Episode 29: Birdman / The Grand Budapest Hotel / The Imitation Game

Episode 29: Birdman / The Grand Budapest Hotel / The Imitation Game

Posted by on Mar 10, 2015 in Podcast | 0 comments

POSTER_BirdmanThis week, Vince and I discuss the top three Oscar nominated films for 2015: Birdman, The Grand Budapest Hotel, and The Imitation Game. Right from the start, I mention how this year’s Academy nominations were incredibly swayed by the largely white, male voters; however please don’t take that to mean that these three films were not deserving of their nominations. Rather, other films, like the critically successful Selma should have also been nominated.

For all of their jokes against super hero movies during the Oscars, it was very ironic that their biggest winner, Birdman, is technically about a super hero character. Birdman made off with Best Picture and Directing, most notably.

The film is very unique in how it was directed, and while Vince and I didn’t agree on its effectiveness throughout the film, neither of us could deny the film’s impact.

POSTER_TGBHNext, we discuss our actual favourite film, The Grand Budapest Hotel, a brilliantly written film. Wes Anderson assembled a cast of four previous Oscar winners and eleven nominees, and made each shine in their own moments.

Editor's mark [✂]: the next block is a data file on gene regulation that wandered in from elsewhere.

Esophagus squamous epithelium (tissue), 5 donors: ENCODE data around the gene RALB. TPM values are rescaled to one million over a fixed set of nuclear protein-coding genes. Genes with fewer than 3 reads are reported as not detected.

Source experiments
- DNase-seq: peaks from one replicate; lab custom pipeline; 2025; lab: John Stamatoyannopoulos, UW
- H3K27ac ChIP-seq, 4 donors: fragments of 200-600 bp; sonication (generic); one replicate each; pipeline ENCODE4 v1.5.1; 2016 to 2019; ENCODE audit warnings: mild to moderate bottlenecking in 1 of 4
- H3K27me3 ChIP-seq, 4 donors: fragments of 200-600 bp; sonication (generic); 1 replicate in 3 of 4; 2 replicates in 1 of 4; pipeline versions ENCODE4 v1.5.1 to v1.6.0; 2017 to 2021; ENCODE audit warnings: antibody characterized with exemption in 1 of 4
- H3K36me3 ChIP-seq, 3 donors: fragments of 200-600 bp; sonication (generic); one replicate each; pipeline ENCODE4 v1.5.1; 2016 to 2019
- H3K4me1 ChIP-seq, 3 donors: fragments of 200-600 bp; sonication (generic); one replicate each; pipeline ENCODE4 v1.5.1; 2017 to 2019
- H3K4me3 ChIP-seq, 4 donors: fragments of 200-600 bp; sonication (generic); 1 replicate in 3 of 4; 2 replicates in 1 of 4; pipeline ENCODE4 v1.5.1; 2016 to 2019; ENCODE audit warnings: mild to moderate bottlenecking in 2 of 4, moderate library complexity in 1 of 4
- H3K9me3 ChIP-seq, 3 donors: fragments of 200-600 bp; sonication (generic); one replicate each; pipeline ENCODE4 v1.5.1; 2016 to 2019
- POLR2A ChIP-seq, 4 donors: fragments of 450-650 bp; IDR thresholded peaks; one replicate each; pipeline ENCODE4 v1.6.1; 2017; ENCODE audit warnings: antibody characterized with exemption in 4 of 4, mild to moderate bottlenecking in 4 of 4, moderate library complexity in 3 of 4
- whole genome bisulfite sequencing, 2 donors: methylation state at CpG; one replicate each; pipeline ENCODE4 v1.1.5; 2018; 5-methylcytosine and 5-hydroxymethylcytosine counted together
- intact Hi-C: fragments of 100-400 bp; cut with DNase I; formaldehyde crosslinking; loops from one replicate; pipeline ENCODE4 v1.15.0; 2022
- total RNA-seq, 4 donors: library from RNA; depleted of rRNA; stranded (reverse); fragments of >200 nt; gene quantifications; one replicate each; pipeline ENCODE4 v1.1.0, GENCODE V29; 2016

The Grand Budapest Hotel is the type of incredible film that is better with each viewing, as the writing is tight, sharp, and as Vince pointed out, does not slow down if you fall a few steps behind.

Ralph Fiennes shines in this film, however as mentioned earlier, so too does every other actor. The writing is very clever. I love intelligent writing, and this film did not disappoint.

POSTER-TIGLastly, we covered The Imitation Game. This is the story of Alan Turing, the man whom Winston Churchill stated made the single greatest contribution in Britain’s war effort by cracking the enigma code.

The film also chronicles his marriage, as well as his homosexuality, for which he is convicted in 1952, as it was illegal then.

The Imitation Film is a spectacularly well written film, and is important for so many reasons. This man saved countless lives, and yet was treated horrifically. It is a horrible chapter in Britain’s history, and was only just addressed a few years ago.

We hope you enjoy this episode. We intend on discussing several other nominated films in the coming months, as well as some which while not nominated, were also brilliant and deserving of attention.


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